"localNetworkSites": [
          "localNetworkSiteName": "OnPremNetworks",
          "addressSpace": [
          "connectionTypes": [

Click Put and this will save the config.

Go back to powershell, when you attempt to run the New-AzureVNetGateway command, it should will now work.

I’ve been involved in a few discussion with people at Microsoft and it seems there has been a swing in sentiment with regards to whether customers should use Microsoft Peering over Express route at all. The long and short of Microsoft Peering is that it enables several Azure services to be available over Express route rather than the general internet. This includes Exchange Online, SharePoint Online, Skype for Business, and Dynamics 36. It excludes services such as Azure websites and Azure storage as these are available over ‘Public Peering’ instead.

When we first deployed Office365 (probably a good 4 years ago now I think?) we saw a perceivable increase in performance when running over Express Route rather than the internet – Our PA’s were running Outlook in the non-cached mode due to the number of mailboxes and calendars they were looking after. Express route made a big difference here.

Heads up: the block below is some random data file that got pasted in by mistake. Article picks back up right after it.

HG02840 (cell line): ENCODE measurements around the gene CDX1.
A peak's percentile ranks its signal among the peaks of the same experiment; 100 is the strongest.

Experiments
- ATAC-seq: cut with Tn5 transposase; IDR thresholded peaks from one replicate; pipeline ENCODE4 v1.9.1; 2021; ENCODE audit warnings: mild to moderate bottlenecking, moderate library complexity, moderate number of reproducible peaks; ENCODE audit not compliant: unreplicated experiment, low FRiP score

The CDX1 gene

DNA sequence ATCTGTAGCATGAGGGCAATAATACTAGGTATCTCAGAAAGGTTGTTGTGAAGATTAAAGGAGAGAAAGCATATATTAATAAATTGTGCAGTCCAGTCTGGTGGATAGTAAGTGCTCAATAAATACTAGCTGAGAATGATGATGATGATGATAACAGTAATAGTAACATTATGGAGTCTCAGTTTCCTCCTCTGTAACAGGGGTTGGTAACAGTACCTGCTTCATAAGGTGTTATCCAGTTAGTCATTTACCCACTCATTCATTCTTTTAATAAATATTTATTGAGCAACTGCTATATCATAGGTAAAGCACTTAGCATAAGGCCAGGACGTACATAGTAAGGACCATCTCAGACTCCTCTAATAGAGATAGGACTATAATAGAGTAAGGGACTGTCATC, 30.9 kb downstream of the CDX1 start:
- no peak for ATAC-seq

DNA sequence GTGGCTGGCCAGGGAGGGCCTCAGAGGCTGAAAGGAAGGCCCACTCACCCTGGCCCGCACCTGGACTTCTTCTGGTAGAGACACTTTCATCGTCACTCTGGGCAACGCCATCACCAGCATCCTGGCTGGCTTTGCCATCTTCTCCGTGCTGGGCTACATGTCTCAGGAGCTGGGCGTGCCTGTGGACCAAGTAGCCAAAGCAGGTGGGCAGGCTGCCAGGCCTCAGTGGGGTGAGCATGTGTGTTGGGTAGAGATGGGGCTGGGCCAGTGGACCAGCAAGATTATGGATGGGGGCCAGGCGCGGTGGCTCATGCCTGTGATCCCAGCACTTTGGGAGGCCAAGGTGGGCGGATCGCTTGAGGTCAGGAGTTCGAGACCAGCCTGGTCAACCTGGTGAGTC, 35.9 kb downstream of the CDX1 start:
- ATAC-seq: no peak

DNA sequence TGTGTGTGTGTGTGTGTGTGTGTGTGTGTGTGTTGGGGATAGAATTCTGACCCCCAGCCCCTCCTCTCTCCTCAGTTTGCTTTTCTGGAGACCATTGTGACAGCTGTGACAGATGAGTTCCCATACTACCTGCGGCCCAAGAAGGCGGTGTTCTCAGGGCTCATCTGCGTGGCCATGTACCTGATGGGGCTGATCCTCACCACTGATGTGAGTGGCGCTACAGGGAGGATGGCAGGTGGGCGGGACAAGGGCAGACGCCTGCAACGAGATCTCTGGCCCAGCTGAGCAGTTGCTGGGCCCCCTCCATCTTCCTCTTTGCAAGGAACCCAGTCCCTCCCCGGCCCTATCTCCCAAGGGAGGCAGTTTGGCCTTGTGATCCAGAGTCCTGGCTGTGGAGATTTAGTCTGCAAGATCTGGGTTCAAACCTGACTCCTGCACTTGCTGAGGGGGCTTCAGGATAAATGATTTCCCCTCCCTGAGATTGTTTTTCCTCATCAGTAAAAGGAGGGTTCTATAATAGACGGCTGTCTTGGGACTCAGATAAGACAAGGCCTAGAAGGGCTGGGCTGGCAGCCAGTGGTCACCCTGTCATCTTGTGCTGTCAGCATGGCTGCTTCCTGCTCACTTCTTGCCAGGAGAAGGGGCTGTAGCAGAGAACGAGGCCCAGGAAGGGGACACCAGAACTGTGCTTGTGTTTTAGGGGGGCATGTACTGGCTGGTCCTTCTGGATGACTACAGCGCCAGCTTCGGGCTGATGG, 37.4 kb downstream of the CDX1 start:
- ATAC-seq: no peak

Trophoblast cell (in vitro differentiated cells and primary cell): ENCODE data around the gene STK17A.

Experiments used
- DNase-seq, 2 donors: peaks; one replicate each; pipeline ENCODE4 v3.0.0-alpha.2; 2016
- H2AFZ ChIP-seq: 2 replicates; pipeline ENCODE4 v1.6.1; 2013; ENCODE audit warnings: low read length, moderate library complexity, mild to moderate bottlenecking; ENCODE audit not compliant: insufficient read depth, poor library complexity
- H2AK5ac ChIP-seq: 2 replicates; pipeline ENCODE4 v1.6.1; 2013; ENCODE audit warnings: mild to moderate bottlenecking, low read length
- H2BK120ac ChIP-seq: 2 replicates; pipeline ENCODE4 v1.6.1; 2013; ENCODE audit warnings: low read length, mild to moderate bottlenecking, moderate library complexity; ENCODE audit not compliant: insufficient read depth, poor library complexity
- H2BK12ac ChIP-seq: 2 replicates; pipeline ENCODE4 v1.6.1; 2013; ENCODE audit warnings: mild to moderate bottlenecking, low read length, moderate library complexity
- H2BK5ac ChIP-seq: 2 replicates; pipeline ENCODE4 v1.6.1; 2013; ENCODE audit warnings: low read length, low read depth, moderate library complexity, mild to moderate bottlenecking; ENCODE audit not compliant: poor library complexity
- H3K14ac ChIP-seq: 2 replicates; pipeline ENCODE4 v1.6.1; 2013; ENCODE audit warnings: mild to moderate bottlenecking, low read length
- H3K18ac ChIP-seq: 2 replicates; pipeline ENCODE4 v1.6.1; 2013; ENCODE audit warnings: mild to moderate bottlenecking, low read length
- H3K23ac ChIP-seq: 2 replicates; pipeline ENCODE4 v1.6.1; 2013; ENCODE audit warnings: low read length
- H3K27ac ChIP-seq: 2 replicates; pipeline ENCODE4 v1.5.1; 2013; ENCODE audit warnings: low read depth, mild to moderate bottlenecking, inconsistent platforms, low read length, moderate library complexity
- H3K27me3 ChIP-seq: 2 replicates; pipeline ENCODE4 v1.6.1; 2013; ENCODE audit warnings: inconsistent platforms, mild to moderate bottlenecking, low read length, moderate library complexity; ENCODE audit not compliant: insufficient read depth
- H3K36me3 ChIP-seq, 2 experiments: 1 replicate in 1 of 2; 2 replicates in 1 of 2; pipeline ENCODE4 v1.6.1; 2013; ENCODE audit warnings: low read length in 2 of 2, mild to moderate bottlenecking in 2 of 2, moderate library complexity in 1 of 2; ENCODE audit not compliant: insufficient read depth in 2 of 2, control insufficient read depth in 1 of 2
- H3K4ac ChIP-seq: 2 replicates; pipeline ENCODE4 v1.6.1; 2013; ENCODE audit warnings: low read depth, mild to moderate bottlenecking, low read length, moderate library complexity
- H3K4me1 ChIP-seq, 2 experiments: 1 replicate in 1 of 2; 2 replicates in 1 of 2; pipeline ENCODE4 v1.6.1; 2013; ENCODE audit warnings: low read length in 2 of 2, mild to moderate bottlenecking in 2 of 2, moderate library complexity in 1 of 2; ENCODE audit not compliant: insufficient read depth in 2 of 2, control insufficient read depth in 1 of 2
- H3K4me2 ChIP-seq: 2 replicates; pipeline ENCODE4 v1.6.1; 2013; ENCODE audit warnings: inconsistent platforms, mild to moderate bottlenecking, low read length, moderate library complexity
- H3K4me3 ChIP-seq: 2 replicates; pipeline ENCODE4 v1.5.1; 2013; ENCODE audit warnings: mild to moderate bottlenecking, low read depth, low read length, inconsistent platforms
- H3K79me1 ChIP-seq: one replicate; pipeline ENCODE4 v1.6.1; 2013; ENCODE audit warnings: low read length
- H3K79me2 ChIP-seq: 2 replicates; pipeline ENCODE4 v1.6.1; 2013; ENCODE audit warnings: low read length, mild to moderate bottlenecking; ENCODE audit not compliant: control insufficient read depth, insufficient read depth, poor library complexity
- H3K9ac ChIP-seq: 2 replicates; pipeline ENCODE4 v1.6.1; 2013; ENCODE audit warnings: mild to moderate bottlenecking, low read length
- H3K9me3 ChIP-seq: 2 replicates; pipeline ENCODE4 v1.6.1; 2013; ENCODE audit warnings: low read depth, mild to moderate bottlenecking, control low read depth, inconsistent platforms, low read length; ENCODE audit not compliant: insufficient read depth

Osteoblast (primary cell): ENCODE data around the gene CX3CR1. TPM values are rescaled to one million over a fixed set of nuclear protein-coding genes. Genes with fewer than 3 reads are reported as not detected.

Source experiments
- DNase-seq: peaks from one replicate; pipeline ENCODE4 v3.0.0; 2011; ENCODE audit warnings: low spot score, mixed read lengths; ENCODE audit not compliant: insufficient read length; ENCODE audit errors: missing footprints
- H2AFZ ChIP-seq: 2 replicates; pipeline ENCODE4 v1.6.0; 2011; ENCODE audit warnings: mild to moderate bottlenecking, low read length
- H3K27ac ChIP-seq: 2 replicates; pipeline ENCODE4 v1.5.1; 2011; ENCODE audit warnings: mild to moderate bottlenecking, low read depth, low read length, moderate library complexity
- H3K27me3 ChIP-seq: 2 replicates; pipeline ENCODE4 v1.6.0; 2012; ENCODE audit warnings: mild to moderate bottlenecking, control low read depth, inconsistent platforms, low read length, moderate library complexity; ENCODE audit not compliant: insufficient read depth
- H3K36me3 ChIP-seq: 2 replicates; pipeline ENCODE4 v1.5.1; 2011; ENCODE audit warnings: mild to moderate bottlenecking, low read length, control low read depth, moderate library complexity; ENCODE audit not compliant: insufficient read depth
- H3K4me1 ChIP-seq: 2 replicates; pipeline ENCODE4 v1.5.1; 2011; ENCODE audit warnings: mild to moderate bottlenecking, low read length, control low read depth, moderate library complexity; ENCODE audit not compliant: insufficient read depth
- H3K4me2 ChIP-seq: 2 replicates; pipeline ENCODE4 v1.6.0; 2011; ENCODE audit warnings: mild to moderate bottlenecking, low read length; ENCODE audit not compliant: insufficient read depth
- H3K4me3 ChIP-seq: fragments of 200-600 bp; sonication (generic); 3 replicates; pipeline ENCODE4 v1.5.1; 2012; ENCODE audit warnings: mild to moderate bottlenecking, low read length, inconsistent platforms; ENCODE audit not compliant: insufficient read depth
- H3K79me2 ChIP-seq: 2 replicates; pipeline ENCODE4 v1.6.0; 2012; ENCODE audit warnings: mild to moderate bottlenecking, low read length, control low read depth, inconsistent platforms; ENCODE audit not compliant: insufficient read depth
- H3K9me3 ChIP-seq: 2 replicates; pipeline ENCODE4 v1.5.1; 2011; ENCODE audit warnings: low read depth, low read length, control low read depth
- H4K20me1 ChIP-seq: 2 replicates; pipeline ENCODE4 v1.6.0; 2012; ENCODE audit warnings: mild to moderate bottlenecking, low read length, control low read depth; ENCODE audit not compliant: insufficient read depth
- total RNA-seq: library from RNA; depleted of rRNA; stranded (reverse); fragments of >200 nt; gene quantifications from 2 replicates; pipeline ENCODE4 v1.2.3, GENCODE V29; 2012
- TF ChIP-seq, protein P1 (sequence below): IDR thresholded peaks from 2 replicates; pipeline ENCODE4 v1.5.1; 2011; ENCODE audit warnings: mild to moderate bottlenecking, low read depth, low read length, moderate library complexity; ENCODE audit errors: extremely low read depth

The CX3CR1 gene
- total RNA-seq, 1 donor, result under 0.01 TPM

It’s hard to say at this point why the recommendation would have changed from a reliable path (Express route) to big bad internet routing. To be fair, Microsoft would probably peer with most major ISPs in some way or another so maybe that’s where they are coming from (that it’ll effectively be the same number of hops there anyway?). It’s still a contended, and non QOS supporting path.

I see some murmurings on the internet that they are looking to combine the Public and Microsoft peering into a single routing domain. I’d welcome this as it means a few less BGP peering points. All of the prefixes they advertise now have BGP communities so it’s easy enough to distinguish different services being advertise over the same peering.